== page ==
A divided House voted on Thursday to restrict abortion access, bar transgender health services and limit diversity training for military personnel, potentially imperiling passage of the annual defense bill as Republicans, goaded by their right flank, loaded the measure with conservative policy dictates.
The House voted 221 to 213 to overturn a Pentagon policy guaranteeing abortion access to service members regardless of where they are stationed, with Republicans propelling it to passage over near-unanimous Democratic opposition.
By a vote of 222 to 211, the House also adopted a measure to bar the military’s health plan from covering gender-transition surgeries — which currently can be covered only with a waiver — and gender-affirming hormone therapy. And the chamber voted 214 to 213 to eliminate the Pentagon’s offices of diversity, equity and inclusion, along with all of their personnel.
Taken together, the series of changes — which hard-right lawmakers had demanded be put on the floor as a condition for allowing the legislation to move forward — threatened to sap critical Democratic support for the annual defense policy measure, an $886 billion bill that would grant a 5.2 percent pay raise to military personnel, counter aggressive moves by China and Russia, and establish a special inspector general to oversee U.S. aid to Ukraine.
“I don’t think I’ve ever not voted for an N.D.A.A,” said Representative Pete Aguilar, Democrat of California and the No. 3 Democrat, using the initials for the National Defense Authorization Act, one of the few pieces of legislation regarded as a must-pass item to come before Congress each year. “I’m a no.”
The action came during an extraordinarily bitter debate in the House over the annual defense policy measure, normally a bipartisan affair that draws broad support, which this week has instead become a battlefield in a political culture war stoked by the G.O.P.
In heated exchanges on the floor, Republicans accused Democrats and the Biden administration of trying to turn the Pentagon into a hotbed of radical progressivism, while Democrats said Republicans were trying to use the Defense Department to achieve an extreme agenda of rolling back the rights of women, people of color and transgender individuals.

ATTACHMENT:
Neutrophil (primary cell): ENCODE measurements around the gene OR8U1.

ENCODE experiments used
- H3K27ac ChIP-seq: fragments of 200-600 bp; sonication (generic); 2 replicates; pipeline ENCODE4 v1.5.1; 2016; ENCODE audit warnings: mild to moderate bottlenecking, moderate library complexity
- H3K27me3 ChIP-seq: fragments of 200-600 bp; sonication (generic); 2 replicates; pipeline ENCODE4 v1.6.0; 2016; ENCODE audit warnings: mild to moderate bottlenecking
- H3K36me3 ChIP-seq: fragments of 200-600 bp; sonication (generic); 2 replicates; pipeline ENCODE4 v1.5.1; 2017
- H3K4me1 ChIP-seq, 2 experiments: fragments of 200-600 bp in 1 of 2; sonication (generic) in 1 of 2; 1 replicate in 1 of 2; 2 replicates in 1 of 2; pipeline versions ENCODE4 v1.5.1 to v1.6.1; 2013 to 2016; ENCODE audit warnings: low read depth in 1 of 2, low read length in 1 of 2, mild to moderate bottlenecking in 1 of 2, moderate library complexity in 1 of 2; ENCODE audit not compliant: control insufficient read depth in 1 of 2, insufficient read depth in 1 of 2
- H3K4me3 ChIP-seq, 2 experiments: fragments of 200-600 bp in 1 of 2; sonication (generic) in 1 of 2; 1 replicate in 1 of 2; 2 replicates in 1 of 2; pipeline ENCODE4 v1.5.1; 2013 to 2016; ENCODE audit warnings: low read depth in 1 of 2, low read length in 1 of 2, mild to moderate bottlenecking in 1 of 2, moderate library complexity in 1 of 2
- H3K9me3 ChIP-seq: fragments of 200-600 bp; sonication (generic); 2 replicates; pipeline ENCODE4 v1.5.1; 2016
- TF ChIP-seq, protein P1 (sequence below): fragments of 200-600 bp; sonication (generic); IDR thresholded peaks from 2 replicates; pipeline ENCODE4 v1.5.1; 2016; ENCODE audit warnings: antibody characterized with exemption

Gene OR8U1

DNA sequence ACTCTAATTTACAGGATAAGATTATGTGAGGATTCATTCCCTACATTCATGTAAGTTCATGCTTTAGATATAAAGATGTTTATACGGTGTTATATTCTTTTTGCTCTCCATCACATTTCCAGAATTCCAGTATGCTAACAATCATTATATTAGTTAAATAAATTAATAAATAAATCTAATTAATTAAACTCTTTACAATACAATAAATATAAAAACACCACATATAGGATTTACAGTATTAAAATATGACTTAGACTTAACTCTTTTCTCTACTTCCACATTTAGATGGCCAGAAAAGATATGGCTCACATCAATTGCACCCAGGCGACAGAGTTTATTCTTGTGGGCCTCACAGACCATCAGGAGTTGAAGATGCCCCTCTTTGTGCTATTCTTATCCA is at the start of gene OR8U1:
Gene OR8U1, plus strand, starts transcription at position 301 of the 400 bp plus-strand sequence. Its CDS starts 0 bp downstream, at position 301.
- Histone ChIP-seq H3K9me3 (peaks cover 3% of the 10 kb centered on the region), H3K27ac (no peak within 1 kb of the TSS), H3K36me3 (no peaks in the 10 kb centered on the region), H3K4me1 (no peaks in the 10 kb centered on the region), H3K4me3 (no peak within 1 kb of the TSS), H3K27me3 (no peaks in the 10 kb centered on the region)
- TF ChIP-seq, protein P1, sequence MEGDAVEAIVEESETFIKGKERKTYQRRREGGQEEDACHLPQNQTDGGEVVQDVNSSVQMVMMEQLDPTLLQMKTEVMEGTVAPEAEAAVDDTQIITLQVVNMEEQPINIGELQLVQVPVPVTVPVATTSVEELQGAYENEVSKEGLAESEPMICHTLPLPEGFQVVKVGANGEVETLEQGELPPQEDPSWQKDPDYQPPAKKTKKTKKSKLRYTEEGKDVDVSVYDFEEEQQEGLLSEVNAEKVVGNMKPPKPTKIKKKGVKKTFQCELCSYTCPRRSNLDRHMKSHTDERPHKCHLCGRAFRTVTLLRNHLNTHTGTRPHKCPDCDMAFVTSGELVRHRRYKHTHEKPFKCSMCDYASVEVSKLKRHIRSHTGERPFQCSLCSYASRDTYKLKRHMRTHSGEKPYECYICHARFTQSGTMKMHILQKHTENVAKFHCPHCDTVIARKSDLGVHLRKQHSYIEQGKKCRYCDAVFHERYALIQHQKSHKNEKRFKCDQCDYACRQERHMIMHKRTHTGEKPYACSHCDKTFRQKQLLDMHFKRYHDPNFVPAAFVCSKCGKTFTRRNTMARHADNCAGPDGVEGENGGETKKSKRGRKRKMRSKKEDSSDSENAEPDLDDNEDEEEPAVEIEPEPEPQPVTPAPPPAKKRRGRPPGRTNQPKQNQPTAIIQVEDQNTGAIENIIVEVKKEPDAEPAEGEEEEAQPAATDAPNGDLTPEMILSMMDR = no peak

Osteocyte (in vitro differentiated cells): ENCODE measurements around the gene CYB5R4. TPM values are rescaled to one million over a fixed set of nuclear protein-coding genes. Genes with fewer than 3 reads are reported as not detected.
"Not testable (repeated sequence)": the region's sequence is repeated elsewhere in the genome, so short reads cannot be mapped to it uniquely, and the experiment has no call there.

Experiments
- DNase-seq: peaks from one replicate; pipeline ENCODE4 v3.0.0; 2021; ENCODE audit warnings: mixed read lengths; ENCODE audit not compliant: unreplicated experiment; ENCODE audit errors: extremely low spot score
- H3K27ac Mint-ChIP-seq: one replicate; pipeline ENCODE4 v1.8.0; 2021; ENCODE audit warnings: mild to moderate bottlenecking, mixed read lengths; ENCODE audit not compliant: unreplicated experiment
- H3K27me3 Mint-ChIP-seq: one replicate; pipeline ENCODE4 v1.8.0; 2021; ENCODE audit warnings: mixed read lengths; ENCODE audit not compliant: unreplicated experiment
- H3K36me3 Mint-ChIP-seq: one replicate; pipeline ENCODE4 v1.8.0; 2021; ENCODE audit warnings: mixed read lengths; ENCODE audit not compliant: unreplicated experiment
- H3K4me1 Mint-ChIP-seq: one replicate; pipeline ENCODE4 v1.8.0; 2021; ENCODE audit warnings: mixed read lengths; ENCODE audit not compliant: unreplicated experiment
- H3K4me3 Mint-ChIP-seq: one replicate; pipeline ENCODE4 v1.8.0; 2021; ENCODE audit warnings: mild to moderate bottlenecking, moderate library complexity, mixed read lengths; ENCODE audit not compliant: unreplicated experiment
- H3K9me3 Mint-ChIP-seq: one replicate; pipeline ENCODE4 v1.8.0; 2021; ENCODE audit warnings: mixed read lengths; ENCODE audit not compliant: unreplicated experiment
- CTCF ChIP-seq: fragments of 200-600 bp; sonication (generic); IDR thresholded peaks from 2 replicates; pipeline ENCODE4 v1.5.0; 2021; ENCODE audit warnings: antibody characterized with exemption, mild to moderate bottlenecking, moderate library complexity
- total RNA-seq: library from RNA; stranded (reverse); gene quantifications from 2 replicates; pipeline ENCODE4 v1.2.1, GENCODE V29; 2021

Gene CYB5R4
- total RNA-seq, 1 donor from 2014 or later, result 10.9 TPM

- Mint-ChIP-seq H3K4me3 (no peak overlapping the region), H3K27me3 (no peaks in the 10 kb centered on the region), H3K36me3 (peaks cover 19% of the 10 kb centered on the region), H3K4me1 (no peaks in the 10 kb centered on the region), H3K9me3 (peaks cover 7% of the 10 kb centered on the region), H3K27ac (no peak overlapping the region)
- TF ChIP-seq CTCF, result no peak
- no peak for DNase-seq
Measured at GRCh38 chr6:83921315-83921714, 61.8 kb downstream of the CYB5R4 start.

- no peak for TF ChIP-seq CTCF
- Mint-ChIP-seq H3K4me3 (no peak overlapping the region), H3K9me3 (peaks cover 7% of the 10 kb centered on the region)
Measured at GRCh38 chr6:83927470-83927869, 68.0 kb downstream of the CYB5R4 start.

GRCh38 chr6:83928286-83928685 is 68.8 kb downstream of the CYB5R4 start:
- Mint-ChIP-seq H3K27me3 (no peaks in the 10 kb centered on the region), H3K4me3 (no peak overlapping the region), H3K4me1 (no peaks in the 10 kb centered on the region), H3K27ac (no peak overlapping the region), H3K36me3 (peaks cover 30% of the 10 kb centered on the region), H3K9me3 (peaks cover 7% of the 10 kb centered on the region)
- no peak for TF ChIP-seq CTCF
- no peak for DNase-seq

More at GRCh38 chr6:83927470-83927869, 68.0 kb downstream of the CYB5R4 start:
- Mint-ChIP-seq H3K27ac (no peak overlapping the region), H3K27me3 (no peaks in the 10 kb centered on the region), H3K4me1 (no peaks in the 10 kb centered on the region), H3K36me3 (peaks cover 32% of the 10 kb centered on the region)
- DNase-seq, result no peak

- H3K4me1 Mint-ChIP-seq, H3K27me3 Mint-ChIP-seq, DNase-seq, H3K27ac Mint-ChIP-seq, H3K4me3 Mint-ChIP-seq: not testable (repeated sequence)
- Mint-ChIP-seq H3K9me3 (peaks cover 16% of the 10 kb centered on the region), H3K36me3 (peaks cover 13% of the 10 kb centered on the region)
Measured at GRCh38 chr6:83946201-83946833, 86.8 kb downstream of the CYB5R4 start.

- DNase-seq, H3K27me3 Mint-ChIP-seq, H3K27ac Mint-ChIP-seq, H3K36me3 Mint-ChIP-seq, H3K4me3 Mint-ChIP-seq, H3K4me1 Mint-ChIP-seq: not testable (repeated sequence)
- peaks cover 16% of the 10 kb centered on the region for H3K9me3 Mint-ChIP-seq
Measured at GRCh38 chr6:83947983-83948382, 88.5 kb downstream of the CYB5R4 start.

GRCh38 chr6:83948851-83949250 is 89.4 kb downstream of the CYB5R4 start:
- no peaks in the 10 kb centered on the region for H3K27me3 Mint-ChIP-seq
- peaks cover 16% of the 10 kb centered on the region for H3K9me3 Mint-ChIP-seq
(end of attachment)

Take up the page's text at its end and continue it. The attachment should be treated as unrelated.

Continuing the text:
“It is this administration that has turned the Department of Defense into a social-engineering experiment wrapped in a uniform,” Representative Chip Roy, Republican of Texas, said. “The American people I’ve talked to back home don’t want a weak military; they don’t want a woke military; they don’t want rainbow propaganda on bases; they don’t want to pay for troops’ sex changes.”
Democrats were particularly outraged at the inclusion of the abortion restriction, warning that they could not support the defense bill with such a measure included.
“The MAGA majority is using our defense bill to get one stop closer to the only thing they really care about: a nationwide abortion ban,” Representative Katherine M. Clark of Massachusetts, the Democratic whip, said in a floor speech.
Without Democratic backing, Republicans would need near-unanimous support on their side to push the measure through the House, where they could afford to lose no more than four of their own members’ votes.
It is unusual, though not unprecedented, for the House to pass a defense bill on a party-line vote. House Democrats did so in the summer of 2019 — but with a much larger majority. And it was not clear whether Republicans would be able to muster that much support.
Even if Republicans can muscle the bill through the House, the measures they attached stand no chance of passing the Democratic-led Senate, which is expected to take up its version of the legislation next week. A protracted fight between the chambers could compromise the chances of ultimately reaching a compromise and enacting a bill, as Congress has done annually for more than six decades.
Democrats called the abortion measure unacceptable, particularly in the wake of the Supreme Court’s ruling last year overturning abortion rights, which set off a rush by some states to enact bans and curbs on the procedure.
Representative Mikie Sherrill, Democrat of New Jersey and a Navy veteran, said the Republican provision “puts servicewomen and military families’ lives at risk by denying the basic right to travel for health care no longer available where they are stationed.” Only one Democrat, Representative Henry Cuellar of Texas, voted in favor of overturning the Pentagon’s abortion access policy.